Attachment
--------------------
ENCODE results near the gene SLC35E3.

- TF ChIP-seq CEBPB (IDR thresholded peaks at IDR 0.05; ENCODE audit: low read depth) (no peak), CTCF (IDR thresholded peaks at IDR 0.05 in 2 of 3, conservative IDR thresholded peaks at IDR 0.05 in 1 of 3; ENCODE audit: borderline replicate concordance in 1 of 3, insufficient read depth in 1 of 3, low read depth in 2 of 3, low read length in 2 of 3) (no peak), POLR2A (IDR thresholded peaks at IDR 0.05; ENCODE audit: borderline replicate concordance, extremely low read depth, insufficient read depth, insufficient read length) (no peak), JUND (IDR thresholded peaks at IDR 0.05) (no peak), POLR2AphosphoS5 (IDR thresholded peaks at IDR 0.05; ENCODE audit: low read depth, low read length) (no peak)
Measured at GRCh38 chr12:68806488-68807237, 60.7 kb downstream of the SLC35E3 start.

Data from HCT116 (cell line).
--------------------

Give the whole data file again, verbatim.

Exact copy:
ENCODE results near the gene SLC35E3.

- TF ChIP-seq CEBPB (IDR thresholded peaks at IDR 0.05; ENCODE audit: low read depth) (no peak), CTCF (IDR thresholded peaks at IDR 0.05 in 2 of 3, conservative IDR thresholded peaks at IDR 0.05 in 1 of 3; ENCODE audit: borderline replicate concordance in 1 of 3, insufficient read depth in 1 of 3, low read depth in 2 of 3, low read length in 2 of 3) (no peak), POLR2A (IDR thresholded peaks at IDR 0.05; ENCODE audit: borderline replicate concordance, extremely low read depth, insufficient read depth, insufficient read length) (no peak), JUND (IDR thresholded peaks at IDR 0.05) (no peak), POLR2AphosphoS5 (IDR thresholded peaks at IDR 0.05; ENCODE audit: low read depth, low read length) (no peak)
Measured at GRCh38 chr12:68806488-68807237, 60.7 kb downstream of the SLC35E3 start.

Data from HCT116 (cell line).